I’m not much of a sailor.
That’s putting it mildly. I’m no sailor at all. It’s not boats that I don’t like—it’s the water. I can’t swim. If I ever get on a boat, I spend most of my time sitting safely inside staring at the water with terror, thinking about what it would be like to be in the water instead of on it.
Mostly, I stay away from boats.
However, I was on a sailboat once. And it changed my life.
It was in the midst of a terrific heat wave while I was visiting my Yankee girlfriend who lived on Narragansett Bay in Rhode Island. She convinced me to go out on her sailboat with her and her friend Jack.
“Come on,” she coaxed. “We’re in the middle of a heat wave. I promise you. We won’t sail around we’ll just go out and put down the anchor and float.”
What could I say?
They dug up the ugliest orange life-vest I’d ever seen and told me to wear it when I got on the boat. I mixed up some tuna fish mixed with olive oil and fresh garlic and parsley and crammed it down into big crunchy rolls with thick slices of tomatoes, packed a big bottle of wine and closed my eyes so I couldn’t see what I was really doing.
It was kinda nice out there on the water if I could forget that I could drown at any second. It was even kind of nice when the weather on land was muggy and sweaty and on the water it was cool and refreshing and like being rocked in a cradle. Kinda.
But Jack must have seen the terror behind the smiling mask frozen on my face. He must have thought “Let’s give her some sense of control.” He must have wanted to do something to ease my pain. He must have wanted to sail around and not just put down the anchor and float.
“Put your hands here and here,” he showed me.
I don’t remember how, but he managed to get me to move from the little spot in the point of the boat that I was glued to up to the big wheel he used to steer it with.
“I’m gonna show you how to steer this boat.”
He was a big boned, six foot tall, blue-eyed Irishman. Strong looking, with the crinkly-eyed smile of an experienced sailor.
Standing behind me, he reached his arms around me so that he had each one of his big, could-hold-a-football-sized hands over the top of each one of my white-knuckled little ones and together we took hold of the wheel.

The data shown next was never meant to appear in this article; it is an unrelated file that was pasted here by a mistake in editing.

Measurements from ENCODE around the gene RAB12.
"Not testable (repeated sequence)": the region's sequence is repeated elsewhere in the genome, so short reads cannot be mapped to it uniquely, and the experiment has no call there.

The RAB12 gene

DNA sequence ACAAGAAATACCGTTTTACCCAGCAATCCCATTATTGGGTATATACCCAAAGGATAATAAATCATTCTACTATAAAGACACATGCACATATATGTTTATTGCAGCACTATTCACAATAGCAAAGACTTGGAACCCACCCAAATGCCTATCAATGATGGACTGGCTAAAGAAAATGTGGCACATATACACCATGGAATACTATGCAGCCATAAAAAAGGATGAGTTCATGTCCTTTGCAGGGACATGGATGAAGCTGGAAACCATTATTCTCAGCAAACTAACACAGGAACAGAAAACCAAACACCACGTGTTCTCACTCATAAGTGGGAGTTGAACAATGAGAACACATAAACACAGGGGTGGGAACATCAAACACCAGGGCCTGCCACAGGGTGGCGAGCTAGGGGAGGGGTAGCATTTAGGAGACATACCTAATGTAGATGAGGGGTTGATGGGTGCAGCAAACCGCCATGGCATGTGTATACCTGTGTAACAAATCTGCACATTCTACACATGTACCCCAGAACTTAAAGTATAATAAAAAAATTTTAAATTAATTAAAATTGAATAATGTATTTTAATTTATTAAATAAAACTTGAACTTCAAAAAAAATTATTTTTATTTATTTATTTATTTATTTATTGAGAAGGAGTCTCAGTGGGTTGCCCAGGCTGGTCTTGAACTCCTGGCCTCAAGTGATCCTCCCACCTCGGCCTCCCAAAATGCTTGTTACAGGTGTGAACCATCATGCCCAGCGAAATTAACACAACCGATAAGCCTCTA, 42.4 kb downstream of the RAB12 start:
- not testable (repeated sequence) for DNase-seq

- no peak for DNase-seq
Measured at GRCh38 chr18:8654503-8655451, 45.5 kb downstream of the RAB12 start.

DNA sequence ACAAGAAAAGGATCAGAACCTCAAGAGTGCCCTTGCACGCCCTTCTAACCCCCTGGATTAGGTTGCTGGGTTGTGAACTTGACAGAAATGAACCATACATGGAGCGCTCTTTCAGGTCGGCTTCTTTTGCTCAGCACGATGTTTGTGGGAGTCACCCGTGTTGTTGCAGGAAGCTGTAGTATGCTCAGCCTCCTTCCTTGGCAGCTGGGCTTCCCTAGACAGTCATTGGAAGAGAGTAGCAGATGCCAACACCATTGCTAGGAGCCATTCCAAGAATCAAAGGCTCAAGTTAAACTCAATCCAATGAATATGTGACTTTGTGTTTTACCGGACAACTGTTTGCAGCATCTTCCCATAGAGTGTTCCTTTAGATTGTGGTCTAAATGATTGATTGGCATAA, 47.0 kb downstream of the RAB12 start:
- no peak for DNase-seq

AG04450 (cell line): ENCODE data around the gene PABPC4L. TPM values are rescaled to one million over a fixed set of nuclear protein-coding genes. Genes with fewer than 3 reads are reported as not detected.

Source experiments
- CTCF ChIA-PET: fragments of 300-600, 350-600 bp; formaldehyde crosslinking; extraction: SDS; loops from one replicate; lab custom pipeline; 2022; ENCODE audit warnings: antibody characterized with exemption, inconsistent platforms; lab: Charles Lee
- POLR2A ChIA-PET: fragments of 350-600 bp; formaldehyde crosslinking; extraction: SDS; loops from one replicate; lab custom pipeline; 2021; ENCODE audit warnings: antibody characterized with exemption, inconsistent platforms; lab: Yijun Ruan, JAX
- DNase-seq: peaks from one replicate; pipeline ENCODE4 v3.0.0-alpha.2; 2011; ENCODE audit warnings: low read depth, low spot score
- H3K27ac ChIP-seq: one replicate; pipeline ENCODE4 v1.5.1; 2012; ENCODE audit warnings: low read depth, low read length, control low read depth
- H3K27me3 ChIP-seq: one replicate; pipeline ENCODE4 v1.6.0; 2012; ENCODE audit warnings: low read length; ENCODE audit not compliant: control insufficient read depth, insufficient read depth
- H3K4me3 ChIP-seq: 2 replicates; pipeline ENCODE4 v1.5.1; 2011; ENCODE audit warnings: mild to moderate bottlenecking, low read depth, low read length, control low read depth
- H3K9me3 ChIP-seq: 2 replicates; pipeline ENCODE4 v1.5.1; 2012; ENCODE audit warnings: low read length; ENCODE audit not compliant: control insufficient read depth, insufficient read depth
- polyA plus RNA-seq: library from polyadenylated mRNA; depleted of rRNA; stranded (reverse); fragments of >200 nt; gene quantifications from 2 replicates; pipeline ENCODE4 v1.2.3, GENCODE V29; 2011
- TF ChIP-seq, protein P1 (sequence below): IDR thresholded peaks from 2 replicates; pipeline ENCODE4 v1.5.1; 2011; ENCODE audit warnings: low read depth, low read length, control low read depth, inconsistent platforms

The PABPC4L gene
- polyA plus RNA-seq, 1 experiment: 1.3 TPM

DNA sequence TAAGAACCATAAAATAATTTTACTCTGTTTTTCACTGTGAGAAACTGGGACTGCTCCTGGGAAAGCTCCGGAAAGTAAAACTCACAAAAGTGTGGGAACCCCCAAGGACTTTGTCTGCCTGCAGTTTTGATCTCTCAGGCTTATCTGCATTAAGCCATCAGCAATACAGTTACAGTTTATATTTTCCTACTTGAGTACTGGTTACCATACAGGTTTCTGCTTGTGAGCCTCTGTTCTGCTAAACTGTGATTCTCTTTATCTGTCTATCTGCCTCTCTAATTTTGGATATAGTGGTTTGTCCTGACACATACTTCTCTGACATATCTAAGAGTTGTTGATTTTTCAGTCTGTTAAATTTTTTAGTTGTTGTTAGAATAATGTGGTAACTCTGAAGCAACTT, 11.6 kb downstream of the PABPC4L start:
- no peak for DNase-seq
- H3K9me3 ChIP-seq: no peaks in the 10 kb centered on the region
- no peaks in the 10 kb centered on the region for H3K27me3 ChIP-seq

Then we just stood there, him surrounding me. Me, feeling—strange.
Didn’t this big guy know that there were no white lines painted out there to follow on that big bay? Didn’t he know that I didn’t know how to steer a sailboat and that it all looked like one big indiscernible space to me? Didn’t he know that if he let go of me my knees would give out and I would probably collapse?
I guess he didn’t. Because that’s when he leaned down and put his cheek next to mine and spoke directly into my ear.
“See?” he said, “You know how to steer a sailboat. You just didn’t know you knew.”
He raised his arm and with his index finger pointing into the space in front of us, told me to find a spot out there on the horizon—to fix my eye on it—and steer the boat toward it.
The sun had started to go down and it was taking the breezes down with it. The water had smoothed out and changed color and somebody turned on the lights around the lazy edge of the bay. I searched the horizon for some kind of “spot” and finally fixed my eye on what appeared to be a steadily glowing blue light. It was the only thing I could really discern through all the other lights, not to mention through my doubt and fear.
I fixed my eye on that steady blue light just like Jack said. You can bet I didn’t take my eye off it, my life depended on it, and I kept the point of the boat headed toward it. Jack moved away and soon, soon….
…with the intensity that focus and concentration can bring, a moment came when everything but that blue light fell away. My fear fell away. My anxiety fell away. All that was left was me and the blue light, the gentle water, the gentle breeze and the gentle voice of Ella Fitzgerald coming from the radio singing a great old song.
“For all we know, we may never meet again.”
Then, came another moment. A moment of surrender, when it was no longer me steering the boat toward the blue light, but it was the blue light pulling me toward it.
I’ve never forgotten my sailboat moment and the lesson that all I had to do was to keep my eye on the blue light—and surrender to it.
Although I’ve never sailed again, I doubt learning to sail was the reason I was put on that little boat in the middle of Narragansett Bay in the first place. I think the reason was so that when I was panicked or afraid I could learn to find all the blue lights in my life and learn that when I kept my eye on that one thing in particular, fear, anxiety, panic and doubt would go away and in the end, I wouldn’t even have to be the one steering my life toward the blue light. The blue light would take over and be the one pulling me toward it.
“Just keep your eye on a spot on the horizon,” Jack had said, “and point the boat toward it.”
Author: Carmelene Siani
Editor: Catherine Monkman
Photo: Harold Navarro/Flickr